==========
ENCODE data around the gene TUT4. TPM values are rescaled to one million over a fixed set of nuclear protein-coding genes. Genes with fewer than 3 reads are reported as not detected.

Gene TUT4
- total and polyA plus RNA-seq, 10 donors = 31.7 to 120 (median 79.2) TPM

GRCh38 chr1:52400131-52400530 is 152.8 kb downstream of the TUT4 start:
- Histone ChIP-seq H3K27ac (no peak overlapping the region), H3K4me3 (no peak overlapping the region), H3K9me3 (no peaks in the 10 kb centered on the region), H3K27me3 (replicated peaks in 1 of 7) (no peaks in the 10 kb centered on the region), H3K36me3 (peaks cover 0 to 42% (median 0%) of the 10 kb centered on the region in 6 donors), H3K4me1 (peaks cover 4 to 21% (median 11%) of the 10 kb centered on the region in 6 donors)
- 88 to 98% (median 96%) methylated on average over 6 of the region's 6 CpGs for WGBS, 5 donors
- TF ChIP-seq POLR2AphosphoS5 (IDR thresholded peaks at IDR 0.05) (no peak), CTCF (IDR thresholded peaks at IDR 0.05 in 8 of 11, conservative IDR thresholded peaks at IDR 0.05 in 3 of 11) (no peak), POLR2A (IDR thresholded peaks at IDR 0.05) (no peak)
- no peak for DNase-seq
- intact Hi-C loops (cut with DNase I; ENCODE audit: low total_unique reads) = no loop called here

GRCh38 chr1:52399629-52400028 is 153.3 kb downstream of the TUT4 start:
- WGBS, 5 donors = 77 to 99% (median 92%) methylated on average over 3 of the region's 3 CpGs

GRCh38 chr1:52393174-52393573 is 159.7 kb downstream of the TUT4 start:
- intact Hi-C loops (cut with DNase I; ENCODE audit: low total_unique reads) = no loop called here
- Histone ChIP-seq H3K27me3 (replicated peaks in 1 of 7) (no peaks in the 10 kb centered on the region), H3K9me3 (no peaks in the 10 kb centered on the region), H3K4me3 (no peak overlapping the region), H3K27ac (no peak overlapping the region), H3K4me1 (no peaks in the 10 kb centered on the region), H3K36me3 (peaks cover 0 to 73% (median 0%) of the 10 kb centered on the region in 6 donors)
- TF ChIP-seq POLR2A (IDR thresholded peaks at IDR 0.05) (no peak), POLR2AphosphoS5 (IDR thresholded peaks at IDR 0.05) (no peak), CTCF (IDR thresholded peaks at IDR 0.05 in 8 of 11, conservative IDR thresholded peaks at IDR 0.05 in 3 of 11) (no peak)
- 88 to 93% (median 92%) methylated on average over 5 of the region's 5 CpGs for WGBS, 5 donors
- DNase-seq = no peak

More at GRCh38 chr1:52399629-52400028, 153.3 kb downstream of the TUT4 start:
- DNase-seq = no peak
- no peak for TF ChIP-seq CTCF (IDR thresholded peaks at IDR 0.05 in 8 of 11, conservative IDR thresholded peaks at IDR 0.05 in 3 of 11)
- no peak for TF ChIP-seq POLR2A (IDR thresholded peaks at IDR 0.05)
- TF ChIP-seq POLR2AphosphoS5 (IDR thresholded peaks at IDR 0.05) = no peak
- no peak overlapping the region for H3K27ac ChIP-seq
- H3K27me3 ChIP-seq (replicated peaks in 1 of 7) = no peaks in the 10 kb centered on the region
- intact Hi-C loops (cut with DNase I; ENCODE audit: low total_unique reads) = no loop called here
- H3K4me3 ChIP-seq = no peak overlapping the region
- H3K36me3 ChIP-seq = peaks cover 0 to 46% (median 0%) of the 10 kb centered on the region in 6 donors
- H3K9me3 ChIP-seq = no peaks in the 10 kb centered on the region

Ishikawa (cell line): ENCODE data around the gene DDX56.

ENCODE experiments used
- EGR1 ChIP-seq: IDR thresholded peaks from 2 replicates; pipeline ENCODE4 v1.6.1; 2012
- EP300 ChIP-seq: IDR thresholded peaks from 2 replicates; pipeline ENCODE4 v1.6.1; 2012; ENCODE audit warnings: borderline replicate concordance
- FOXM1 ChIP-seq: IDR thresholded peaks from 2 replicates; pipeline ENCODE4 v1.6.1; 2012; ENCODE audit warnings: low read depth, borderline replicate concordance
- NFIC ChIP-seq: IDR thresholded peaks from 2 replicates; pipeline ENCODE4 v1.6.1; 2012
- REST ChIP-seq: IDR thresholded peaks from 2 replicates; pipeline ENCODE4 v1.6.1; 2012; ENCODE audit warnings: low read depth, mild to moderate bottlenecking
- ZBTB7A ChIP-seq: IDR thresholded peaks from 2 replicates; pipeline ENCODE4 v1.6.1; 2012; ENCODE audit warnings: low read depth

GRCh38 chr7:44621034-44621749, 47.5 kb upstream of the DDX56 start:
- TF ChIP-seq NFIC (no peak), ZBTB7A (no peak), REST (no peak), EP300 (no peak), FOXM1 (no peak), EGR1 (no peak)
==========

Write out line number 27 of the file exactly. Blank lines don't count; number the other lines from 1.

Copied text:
- H3K36me3 ChIP-seq = peaks cover 0 to 46% (median 0%) of the 10 kb centered on the region in 6 donors